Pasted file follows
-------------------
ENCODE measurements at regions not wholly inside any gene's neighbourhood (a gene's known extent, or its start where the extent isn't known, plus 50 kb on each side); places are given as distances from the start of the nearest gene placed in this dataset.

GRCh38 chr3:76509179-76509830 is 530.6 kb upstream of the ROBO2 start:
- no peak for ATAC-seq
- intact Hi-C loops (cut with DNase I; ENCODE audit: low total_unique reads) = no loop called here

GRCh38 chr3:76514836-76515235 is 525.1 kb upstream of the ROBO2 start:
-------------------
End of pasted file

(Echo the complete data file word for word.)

ENCODE measurements at regions not wholly inside any gene's neighbourhood (a gene's known extent, or its start where the extent isn't known, plus 50 kb on each side); places are given as distances from the start of the nearest gene placed in this dataset.

GRCh38 chr3:76509179-76509830 is 530.6 kb upstream of the ROBO2 start:
- no peak for ATAC-seq
- intact Hi-C loops (cut with DNase I; ENCODE audit: low total_unique reads) = no loop called here

GRCh38 chr3:76514836-76515235 is 525.1 kb upstream of the ROBO2 start: